Ivory Billed Woodpecker
Update: This animal has been declared extinct as of September 29, 2021 by the Fish and Wildlife service.
The Ivory-billed woodpecker was the third largest woodpecker in the world, and the largest north of Mexico. It was a huge black and white woodpecker that lived in forests in the south-east United States and Cuba. The woodpeckers in Cuba have a smaller bill and longer white stripes, so some consider it a different species. Ivory-billed woodpeckers had a gigantic white bill, which, despite its name, was made of bone. They used this bill to pull bark off dead trees to eat beetle larvae. When it still lived in its habitat, the Ivory-billed woodpecker’s beak was used to create decorations by Native Americans.
Because of deforestation, the Ivory-billed Woodpecker’s population decreased to a great extent in the 1800s; so much that by the 20th century there was only a very small population left. The last accepted photo of an Ivory-billed woodpecker was taken in 1938 in the Singer tract of Louisiana. They were thought to have gone extinct around 1944. The Cuban Ivory-billed woodpecker also went extinct because of deforestation in 1986. There have been claimed sightings ever since, but most of these could not be validated. With the amount of sightings reported, it is surprising that none have been confirmed, and this points towards this woodpecker being gone forever. It is also likely that some of the sightings were of the pileated woodpecker, another, smaller woodpecker that lives in the same area. There also have been recordings of this woodpecker’s distinctive double knock peck, but these might also be other noises. It is uncertain if this woodpecker still lives, but after numerous sightings there have been some efforts to find this bird and protect it. We hope the Ivory-billed woodpecker is still out there, but with the evidence we have now, we can’t be sure.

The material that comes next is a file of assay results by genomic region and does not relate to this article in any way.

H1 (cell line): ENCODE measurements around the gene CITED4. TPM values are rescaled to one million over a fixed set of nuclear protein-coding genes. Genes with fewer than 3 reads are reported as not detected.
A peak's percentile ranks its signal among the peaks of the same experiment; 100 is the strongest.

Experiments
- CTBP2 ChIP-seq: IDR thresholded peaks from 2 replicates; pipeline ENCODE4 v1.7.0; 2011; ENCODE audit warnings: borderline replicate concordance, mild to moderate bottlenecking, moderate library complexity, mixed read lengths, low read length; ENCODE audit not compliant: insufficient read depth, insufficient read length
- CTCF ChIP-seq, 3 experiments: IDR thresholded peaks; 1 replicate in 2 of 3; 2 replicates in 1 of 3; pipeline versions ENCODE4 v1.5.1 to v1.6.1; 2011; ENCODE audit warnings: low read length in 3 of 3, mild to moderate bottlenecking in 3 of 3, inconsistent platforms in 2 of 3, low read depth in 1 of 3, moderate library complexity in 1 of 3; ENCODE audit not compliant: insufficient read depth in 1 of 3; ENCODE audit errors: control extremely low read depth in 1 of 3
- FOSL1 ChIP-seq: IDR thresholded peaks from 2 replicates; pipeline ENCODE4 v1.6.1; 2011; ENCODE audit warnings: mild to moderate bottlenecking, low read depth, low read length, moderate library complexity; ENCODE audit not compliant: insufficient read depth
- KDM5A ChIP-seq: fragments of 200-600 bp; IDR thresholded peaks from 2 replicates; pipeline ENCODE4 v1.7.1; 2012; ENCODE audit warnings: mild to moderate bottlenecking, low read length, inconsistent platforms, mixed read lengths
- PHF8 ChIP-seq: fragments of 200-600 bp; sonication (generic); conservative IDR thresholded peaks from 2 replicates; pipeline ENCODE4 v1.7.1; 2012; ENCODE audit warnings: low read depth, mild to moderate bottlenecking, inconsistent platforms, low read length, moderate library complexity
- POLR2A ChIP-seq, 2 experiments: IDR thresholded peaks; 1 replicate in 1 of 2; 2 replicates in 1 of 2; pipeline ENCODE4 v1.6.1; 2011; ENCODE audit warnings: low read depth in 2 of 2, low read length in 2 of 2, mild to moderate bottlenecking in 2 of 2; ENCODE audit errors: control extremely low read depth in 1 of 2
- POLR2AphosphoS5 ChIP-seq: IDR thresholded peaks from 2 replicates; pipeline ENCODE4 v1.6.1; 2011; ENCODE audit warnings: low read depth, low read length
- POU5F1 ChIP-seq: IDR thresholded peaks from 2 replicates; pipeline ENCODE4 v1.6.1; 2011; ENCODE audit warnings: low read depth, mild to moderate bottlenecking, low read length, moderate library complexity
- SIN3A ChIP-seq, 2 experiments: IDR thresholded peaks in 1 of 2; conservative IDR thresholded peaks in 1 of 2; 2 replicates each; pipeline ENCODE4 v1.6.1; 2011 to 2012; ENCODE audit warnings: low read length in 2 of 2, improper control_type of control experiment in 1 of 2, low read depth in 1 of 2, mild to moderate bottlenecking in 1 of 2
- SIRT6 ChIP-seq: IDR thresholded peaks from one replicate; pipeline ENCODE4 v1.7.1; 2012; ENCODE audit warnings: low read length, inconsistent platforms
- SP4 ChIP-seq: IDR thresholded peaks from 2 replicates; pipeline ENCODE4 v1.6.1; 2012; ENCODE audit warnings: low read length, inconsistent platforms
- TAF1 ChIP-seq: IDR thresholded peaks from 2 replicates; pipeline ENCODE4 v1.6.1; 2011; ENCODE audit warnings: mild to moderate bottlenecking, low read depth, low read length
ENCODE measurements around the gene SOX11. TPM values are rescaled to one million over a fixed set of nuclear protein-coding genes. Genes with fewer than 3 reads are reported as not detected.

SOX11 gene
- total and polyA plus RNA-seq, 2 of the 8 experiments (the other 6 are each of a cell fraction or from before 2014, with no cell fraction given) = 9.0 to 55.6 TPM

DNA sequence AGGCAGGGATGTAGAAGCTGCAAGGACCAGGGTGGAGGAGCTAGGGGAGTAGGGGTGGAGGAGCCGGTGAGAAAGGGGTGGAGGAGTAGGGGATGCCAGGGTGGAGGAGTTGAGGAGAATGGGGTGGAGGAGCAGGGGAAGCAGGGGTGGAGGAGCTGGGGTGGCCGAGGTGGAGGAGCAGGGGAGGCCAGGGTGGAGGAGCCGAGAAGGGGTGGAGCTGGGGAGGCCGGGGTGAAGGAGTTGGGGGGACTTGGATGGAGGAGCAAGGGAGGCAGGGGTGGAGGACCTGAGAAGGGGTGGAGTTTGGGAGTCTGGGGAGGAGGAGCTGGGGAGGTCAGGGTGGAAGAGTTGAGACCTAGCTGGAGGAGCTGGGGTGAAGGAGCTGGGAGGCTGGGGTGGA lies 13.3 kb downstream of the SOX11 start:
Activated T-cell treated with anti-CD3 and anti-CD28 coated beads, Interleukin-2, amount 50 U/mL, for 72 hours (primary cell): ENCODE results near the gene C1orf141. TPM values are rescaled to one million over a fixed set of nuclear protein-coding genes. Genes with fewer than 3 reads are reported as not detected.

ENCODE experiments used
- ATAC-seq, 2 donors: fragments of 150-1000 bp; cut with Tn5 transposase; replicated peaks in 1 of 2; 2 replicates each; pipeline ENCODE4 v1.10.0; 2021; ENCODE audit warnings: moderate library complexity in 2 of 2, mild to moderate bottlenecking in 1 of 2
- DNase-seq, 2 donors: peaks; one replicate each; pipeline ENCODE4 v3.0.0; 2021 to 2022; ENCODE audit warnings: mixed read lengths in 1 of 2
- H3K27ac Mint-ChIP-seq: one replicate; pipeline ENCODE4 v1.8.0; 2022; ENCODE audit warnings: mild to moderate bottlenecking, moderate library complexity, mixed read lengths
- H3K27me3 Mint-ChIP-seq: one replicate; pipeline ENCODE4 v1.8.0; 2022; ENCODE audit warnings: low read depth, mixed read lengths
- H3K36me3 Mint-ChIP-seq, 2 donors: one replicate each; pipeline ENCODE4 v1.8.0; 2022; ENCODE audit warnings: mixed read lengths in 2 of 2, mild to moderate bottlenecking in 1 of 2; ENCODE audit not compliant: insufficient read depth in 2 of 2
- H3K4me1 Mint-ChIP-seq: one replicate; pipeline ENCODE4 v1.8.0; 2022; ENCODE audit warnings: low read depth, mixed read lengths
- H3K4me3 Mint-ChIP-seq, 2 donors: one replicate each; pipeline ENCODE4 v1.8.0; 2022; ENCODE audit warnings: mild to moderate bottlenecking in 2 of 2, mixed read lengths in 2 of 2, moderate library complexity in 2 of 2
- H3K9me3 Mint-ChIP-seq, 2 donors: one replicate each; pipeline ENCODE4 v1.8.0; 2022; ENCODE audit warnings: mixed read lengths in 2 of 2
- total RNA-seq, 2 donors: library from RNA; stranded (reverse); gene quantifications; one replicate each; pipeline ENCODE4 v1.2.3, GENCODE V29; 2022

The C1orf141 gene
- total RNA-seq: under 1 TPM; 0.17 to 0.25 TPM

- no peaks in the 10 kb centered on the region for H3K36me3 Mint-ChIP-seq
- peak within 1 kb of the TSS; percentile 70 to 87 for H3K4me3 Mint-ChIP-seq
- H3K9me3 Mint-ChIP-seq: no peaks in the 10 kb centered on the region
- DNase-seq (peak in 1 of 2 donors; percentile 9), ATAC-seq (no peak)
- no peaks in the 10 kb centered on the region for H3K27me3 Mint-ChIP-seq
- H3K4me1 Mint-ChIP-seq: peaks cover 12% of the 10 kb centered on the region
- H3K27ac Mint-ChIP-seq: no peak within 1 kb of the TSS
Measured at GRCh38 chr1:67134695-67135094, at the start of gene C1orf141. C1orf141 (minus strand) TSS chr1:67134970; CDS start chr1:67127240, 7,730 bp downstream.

Image Taken by Arthur A. Allen, 1935
The Ivory-billed woodpecker may have gone extinct, like so many animals have and so many animals will if we don’t do something, because of deforestation. When we help conserve an endangered animal, we also help conserve its habitat and the other species that live there. This ultimately will help us have a more sustainable and healthy environment for all the animals and plants who live on Earth.
Other woodpeckers are also endangered because of habitat loss. The Imperial Woodpecker, another large woodpecker that lived in Mexico, went extinct sometime in the 1950s, and despite searches through their remaining habitat, has not been seen since. Because of this there aren’t many recordings or specimens, and not much is known about them. We need to raise awareness for the effects of deforestation for the woodpecker and other birds. You can also donate to organizations dedicated to protecting forests and to helping endangered woodpeckers.
Ivory-Billed Woodpecker. Retrieved September 27, 2020, from https://www.allaboutbirds.org/guide/Ivory-billed_Woodpecker/overview
Ivory-Billed Woodpecker. (2018, September 24). Retrieved September 27, 2020, from https://www.nationalgeographic.com/animals/birds/i/ivory-billed-woodpecker/
Kaufman, K., & 29, M. (2020, May 29). Ask Kenn Kaufman: Is the Ivory-billed Woodpecker Extinct? Retrieved September 27, 2020, from https://www.audubon.org/news/ask-kenn-kaufman-ivory-billed-woodpecker-extinct
Images above were taken by Arthur A. Allen, and are courtesy of the Cornell Lab or Orninthology